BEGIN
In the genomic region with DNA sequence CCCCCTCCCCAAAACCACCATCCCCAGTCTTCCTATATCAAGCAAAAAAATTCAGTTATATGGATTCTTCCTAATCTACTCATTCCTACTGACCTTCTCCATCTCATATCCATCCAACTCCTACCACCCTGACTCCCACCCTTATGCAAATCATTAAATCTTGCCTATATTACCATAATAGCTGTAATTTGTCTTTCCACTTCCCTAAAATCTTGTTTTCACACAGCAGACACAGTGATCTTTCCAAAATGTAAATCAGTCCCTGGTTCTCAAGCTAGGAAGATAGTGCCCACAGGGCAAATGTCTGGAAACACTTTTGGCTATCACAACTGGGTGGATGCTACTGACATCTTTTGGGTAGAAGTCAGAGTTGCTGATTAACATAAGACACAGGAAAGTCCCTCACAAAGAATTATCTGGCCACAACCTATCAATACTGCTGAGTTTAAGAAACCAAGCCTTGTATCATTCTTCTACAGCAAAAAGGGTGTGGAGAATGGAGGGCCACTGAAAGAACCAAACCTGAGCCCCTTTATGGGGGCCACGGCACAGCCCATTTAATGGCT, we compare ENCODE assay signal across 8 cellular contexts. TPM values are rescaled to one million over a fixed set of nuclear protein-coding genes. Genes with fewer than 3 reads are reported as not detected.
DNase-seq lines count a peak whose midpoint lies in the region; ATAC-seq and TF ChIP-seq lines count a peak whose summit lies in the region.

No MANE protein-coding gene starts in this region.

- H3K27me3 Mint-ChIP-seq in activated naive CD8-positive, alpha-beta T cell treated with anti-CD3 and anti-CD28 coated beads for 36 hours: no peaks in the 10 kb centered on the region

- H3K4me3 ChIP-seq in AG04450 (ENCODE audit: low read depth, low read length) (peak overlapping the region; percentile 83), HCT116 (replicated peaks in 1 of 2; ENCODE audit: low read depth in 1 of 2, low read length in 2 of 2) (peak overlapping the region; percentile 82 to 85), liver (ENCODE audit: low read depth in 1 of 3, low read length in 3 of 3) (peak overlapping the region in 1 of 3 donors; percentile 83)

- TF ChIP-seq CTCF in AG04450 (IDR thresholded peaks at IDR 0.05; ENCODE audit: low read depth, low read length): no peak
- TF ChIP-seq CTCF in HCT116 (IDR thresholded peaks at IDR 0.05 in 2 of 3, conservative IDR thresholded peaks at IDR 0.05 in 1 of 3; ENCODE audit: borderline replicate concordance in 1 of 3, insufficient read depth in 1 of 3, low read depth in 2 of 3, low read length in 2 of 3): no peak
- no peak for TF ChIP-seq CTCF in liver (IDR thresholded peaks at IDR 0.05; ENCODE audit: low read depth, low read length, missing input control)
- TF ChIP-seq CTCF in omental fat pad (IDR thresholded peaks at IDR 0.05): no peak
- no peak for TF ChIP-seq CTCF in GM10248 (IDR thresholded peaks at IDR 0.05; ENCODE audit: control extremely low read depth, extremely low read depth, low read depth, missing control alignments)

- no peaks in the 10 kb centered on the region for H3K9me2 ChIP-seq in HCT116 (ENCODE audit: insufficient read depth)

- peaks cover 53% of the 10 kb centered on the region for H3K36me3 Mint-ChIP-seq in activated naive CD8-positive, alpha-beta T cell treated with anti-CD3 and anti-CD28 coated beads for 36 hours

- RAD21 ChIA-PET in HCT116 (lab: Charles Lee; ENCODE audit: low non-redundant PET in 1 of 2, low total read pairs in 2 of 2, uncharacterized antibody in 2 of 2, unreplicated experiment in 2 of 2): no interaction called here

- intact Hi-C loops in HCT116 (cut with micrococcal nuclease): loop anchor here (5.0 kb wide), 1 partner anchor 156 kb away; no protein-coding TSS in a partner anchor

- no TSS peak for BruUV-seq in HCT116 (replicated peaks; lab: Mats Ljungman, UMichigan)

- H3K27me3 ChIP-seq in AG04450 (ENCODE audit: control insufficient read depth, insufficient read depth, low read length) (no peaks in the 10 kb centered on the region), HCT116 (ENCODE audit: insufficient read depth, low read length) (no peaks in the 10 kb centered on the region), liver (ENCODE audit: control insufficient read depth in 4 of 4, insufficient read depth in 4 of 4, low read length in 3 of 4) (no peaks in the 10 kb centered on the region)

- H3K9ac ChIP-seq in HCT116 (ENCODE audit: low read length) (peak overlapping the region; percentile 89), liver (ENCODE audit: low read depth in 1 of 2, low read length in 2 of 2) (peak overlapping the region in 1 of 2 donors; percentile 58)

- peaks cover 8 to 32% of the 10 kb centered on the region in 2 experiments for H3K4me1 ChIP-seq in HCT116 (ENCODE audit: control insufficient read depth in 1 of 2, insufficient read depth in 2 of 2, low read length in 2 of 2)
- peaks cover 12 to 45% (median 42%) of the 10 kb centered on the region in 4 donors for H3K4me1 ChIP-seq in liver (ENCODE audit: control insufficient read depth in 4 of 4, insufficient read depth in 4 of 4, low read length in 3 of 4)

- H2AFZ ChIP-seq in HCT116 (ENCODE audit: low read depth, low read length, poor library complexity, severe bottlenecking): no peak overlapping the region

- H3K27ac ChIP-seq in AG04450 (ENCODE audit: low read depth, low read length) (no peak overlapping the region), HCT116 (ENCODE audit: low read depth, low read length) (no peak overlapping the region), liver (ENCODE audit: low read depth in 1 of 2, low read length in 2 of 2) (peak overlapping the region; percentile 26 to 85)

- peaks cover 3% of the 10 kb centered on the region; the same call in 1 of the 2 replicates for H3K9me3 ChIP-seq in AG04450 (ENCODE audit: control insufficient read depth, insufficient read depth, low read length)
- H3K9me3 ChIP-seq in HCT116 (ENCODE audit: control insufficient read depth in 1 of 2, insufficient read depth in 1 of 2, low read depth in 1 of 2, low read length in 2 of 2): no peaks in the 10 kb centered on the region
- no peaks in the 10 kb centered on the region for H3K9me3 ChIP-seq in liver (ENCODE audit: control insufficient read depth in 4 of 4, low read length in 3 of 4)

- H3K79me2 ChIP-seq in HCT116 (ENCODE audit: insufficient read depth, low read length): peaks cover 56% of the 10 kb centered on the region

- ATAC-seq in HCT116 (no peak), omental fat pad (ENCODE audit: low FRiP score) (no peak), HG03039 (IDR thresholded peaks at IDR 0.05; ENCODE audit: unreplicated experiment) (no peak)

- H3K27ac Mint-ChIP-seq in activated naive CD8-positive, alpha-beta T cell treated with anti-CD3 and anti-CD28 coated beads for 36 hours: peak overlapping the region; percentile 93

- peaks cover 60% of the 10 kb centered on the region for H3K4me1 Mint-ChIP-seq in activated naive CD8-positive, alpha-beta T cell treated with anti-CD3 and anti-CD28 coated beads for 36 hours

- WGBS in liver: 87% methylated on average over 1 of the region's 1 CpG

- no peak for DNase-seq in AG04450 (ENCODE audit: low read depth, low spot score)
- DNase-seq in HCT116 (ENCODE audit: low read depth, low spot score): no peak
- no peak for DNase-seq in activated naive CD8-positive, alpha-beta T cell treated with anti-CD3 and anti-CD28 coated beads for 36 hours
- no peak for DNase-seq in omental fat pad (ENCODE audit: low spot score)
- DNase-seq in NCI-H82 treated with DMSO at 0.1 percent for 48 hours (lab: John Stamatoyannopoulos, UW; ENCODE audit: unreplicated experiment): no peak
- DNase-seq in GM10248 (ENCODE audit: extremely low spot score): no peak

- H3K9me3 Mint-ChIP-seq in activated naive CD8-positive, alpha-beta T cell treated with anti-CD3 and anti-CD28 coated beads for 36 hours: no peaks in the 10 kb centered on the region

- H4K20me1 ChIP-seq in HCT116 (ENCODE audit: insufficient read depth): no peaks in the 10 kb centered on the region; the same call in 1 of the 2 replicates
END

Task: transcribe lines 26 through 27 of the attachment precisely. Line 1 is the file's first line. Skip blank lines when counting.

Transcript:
- ATAC-seq in HCT116 (no peak), omental fat pad (ENCODE audit: low FRiP score) (no peak), HG03039 (IDR thresholded peaks at IDR 0.05; ENCODE audit: unreplicated experiment) (no peak)

- H3K27ac Mint-ChIP-seq in activated naive CD8-positive, alpha-beta T cell treated with anti-CD3 and anti-CD28 coated beads for 36 hours: peak overlapping the region; percentile 93